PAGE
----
• More personalized care: According to a February 2021 article published in the journal JAMA, “the stunning, pandemic-related expansion of virtual care has also had the unexpected consequence of offering clinicians humbling insights into the lives of patients.” In other words, by seeing patients in their home and work environments, occupational therapist can better tailor their advice for patients. For instance, seeing a kitchen crammed with pots, pans, cutting boards, knives, and cookbooks demonstrates to your OT how essential cooking is to your life. As a result, they may shift their sessions to focus on making cooking easier.
  • More caregiver involvement: According to a 2021 study published in the International Journal of Telerehabilitation, if a caregiver attends your sessions, they tend to become more engaged in the process, which may make it easier for them to help patients follow a home exercise program.

Obstacles with Telehealth Occupational Therapy

A main challenge with telehealth occupational therapy is technology. Some patients, especially those who live in rural areas and are older, might not have access to the electronic devices, WiFi, or connectivity needed to support teleconferencing apps. There are also the inevitable glitches that happen during virtual meetings, which can interrupt the flow of the session. Privacy can also be a concern, as an arthritis patient who lives with other people may have difficulty finding a spot where he or she can talk without being overheard or interrupted.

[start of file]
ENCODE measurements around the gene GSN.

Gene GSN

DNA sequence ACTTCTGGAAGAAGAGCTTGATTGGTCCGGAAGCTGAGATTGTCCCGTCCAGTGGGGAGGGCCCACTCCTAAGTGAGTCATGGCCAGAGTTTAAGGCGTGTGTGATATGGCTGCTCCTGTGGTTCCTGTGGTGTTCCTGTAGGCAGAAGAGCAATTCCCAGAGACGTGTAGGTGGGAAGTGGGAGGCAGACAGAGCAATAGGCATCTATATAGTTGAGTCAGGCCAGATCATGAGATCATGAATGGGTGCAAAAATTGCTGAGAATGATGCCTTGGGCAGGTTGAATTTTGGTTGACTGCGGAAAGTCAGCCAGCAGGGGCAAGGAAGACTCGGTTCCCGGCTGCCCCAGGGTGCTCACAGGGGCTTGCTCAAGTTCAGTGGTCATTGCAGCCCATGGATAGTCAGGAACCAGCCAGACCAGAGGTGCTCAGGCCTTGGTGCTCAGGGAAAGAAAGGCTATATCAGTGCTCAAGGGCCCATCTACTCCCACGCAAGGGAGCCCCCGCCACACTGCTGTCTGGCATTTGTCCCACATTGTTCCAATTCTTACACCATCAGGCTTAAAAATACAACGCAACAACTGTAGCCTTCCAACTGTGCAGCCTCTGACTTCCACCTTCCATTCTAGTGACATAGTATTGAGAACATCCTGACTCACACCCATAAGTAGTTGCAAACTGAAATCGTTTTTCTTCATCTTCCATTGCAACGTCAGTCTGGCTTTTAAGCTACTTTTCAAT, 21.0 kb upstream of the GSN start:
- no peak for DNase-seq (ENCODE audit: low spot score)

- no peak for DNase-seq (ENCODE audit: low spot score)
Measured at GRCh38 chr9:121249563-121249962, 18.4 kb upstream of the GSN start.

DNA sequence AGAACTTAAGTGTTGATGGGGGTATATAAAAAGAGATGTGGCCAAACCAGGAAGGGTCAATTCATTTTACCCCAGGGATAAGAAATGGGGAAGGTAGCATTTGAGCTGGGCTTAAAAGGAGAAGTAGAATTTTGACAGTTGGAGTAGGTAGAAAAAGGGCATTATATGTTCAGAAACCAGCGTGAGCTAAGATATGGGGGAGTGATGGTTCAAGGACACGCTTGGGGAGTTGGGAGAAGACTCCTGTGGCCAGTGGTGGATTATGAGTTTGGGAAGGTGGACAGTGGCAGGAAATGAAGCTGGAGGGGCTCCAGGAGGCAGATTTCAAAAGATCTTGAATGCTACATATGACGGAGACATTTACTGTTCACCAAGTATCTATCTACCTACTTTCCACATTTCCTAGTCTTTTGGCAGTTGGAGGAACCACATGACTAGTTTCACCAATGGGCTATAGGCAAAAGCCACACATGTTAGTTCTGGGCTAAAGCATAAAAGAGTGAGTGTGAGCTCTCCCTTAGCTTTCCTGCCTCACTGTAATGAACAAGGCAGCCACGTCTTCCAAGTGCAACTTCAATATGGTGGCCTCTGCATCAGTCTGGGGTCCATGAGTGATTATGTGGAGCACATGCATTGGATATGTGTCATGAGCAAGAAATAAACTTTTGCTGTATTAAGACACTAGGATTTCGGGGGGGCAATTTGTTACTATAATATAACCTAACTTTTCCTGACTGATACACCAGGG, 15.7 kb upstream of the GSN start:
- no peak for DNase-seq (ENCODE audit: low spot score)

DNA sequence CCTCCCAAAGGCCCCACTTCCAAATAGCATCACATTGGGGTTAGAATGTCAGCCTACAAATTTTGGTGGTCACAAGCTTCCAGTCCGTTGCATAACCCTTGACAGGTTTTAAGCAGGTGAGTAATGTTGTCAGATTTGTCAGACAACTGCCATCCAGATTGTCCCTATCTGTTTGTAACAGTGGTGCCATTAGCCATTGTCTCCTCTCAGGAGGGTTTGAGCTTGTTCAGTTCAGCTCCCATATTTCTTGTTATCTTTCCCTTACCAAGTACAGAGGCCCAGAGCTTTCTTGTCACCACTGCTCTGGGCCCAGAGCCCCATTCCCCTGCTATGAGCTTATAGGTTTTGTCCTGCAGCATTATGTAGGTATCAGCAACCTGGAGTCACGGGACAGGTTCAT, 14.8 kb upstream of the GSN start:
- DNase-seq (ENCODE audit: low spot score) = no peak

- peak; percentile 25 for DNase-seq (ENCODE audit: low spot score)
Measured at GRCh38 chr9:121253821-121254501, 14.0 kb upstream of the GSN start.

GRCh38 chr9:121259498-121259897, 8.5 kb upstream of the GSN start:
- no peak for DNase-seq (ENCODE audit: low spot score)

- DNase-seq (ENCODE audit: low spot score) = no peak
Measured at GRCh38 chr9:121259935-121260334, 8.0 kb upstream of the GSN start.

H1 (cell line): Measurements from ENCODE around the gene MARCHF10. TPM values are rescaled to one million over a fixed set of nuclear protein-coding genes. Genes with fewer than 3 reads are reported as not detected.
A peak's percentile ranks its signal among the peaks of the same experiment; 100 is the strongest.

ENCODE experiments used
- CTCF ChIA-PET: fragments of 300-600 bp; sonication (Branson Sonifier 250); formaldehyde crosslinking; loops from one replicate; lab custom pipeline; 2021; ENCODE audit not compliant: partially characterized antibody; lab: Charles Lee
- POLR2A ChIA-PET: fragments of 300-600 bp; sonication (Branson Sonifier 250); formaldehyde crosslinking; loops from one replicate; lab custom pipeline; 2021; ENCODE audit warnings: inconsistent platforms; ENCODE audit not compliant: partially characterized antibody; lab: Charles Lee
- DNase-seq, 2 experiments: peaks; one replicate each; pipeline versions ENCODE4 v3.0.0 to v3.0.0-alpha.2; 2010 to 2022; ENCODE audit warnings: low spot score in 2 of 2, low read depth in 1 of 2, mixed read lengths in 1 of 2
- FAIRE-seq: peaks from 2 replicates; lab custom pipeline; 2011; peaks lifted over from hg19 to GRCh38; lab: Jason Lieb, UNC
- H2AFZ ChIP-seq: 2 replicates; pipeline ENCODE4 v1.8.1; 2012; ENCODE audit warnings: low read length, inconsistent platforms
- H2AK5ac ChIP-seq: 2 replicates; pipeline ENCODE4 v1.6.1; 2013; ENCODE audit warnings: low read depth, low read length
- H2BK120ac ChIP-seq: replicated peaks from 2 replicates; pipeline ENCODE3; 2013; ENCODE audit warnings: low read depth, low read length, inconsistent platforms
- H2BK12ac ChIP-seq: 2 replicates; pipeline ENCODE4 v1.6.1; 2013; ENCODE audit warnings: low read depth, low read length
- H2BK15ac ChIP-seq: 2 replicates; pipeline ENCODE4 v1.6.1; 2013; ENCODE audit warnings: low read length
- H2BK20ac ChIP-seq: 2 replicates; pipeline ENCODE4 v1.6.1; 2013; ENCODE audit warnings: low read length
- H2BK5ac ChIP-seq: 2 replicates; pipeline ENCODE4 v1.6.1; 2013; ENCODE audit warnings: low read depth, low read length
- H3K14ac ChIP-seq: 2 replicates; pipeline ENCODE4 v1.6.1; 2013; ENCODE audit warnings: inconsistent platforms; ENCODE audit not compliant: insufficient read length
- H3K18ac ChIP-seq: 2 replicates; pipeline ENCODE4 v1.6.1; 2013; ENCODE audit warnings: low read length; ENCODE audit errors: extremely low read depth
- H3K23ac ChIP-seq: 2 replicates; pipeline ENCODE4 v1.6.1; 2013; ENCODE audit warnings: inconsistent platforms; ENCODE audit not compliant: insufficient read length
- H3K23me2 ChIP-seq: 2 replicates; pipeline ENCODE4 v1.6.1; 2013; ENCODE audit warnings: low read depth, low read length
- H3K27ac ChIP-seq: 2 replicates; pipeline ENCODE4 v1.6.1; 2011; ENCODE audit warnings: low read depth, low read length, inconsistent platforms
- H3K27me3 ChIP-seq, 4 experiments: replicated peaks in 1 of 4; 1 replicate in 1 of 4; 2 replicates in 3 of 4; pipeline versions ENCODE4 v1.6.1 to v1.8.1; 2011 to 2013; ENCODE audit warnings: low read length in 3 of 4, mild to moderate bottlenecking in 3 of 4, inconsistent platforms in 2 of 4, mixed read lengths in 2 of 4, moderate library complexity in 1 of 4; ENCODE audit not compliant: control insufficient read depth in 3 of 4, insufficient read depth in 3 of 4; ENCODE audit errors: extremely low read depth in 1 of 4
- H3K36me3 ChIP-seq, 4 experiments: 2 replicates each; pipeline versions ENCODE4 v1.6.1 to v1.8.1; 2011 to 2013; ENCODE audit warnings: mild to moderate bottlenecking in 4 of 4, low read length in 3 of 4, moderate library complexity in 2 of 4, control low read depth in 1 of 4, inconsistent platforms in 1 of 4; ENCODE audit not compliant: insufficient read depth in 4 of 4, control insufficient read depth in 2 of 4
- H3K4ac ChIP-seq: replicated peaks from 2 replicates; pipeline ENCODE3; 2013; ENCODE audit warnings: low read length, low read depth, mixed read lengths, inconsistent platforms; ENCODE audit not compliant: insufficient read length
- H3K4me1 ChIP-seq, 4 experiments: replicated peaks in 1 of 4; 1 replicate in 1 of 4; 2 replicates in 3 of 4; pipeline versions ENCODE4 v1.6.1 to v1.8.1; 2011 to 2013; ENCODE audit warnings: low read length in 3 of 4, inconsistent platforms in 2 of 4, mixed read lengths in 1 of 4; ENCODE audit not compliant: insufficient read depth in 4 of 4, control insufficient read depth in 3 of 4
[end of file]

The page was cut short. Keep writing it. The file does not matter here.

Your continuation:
Additionally, some features of an occupational therapy session don’t translate as well to a remote session. These include:

  • “Reading” a patient. Many OTs “read” a person with arthritis by touching their pain spots, which is not possible during a virtual visit. Additionally, it is more challenging to get accurate measurements of range of motion.
  • Massage cannot be done via telehealth.
  • Custom splints. This common therapeutic practice isn’t possible without the OT being able to mold the support on a patient’s hand or wrist.
  • Ultrasounds. Some therapists use ultrasound therapy during OT sessions to help relieve pain and promote healing.

The Hybrid Option for Telehealth Occupational Therapy

As the pandemic evolves, many health care providers hope to keep telehealth as a treatment option, including OTs. In a small survey published in the International Journal of Telerehabilitation, 77 percent of occupational therapists said they would like to keep using telehealth in some capacity. This may mean adopting a hybrid model, in which early sessions that require hands-on treatment take place in person, but later sessions done for maintenance can be done virtually.